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Can America protect consumers from Bisphenol-A (BPA) in food packaging? Chances are it’s in the can linings and lids of containers most commonly found in grocery stores. It’s also in many polycarbonate plastics and some sports bottles. California’s US Senator Dianne Feinstein has introduced a bill that calls for labeling BPA in food packaging so consumers can choose whether to expose their families to the known hormone distrupting chemical. The Food and Drug Administration has not acted on science-based calls to remove BPA from all packaging. Now, Feinstein’s bill would have the Health and Human Services Department require at least a label when the controversial substance is used.
The bill states:
“the Secretary (of Health and Human Services) shall determine
13 whether there is a reasonable certainty that no harm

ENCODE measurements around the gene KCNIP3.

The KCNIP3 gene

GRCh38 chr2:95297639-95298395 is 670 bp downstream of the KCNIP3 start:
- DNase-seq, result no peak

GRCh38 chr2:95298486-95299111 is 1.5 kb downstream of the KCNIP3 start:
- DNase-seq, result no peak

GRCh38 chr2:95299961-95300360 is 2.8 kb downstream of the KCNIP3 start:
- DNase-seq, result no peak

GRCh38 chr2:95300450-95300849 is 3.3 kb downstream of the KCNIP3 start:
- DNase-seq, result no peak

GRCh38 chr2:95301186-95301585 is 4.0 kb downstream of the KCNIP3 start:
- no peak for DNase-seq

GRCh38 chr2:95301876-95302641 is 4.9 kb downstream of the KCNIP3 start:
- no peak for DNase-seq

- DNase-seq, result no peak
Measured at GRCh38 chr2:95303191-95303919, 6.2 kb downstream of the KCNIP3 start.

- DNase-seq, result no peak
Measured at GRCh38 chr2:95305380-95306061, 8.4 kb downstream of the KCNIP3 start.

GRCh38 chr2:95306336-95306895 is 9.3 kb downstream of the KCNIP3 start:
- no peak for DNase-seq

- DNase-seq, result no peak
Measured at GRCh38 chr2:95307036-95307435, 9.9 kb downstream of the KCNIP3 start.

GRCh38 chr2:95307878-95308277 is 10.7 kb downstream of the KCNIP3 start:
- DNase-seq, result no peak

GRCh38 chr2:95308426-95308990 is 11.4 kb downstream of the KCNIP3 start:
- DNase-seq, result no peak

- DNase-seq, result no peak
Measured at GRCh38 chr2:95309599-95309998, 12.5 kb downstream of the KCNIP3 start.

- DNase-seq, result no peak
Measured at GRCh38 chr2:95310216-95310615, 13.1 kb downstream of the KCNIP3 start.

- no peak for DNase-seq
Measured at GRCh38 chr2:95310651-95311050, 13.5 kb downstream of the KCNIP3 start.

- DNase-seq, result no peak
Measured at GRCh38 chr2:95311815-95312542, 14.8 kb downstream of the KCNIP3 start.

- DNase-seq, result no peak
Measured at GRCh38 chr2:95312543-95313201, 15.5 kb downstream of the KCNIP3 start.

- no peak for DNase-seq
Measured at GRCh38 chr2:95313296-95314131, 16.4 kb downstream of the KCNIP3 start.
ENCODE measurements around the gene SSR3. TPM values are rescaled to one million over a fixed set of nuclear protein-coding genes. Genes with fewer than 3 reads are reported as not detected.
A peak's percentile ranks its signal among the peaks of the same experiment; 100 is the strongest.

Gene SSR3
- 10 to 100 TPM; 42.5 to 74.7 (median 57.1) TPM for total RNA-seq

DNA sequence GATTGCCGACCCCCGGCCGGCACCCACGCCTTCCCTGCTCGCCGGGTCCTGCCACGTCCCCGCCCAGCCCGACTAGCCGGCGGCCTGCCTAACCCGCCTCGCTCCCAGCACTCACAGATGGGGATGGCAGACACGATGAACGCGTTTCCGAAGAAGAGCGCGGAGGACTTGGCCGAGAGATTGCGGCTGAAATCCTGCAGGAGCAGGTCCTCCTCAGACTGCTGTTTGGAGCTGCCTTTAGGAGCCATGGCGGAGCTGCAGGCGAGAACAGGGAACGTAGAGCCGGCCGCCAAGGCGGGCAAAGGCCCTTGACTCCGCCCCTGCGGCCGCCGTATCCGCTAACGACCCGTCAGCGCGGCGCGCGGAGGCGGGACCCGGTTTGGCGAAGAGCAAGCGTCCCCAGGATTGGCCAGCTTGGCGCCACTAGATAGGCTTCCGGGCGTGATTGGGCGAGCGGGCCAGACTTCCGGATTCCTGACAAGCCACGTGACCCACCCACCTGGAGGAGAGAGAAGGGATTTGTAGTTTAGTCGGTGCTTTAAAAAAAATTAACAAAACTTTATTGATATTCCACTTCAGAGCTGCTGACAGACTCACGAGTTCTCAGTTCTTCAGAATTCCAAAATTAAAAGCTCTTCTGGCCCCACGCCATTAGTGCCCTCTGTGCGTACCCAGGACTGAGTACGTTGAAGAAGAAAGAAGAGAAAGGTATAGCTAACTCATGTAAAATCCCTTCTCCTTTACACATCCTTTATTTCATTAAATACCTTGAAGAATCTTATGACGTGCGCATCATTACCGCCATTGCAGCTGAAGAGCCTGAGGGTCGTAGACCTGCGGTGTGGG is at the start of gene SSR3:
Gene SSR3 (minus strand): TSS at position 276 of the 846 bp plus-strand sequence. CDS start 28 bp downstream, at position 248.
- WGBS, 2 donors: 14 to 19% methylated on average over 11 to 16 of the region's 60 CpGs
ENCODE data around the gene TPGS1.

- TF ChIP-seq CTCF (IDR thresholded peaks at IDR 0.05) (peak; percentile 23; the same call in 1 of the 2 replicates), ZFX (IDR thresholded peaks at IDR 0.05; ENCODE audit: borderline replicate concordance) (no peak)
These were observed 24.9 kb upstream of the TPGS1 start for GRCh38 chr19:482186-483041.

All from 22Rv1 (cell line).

14 will result from aggregate exposure to bisphenol A
15 through food containers or other items composed, in
16 whole or in part, of bisphenol A, taking into consid-
17 eration potential adverse effects from low dose expo-
18 sure, and the effects of exposure on vulnerable popu-
19 lations, including pregnant women, infants, children,
20 the elderly, and populations with high exposure to
21 bisphenol A.”
Senator Feinstein stated, “Our children should not be used as guinea pigs by chemical companies when their parents are left in the dark about these harmful products.”
BPA and its cousin BPS are on the Hazardous 100+ list of chemicals that a broad coalition called Safer Chemicals, Healthy Families is asking stores to stop carrying through its Mind the Store effort. SCHF scientists note that BPA causes, “harm to brain, behavior and prostate in young children; many other effects triggered by hormone disruption.” BPA would be one of many questionable substances scrutinized under the proposed Safe Chemicals Act that survived a committee vote before lapsing in the last Congressional session.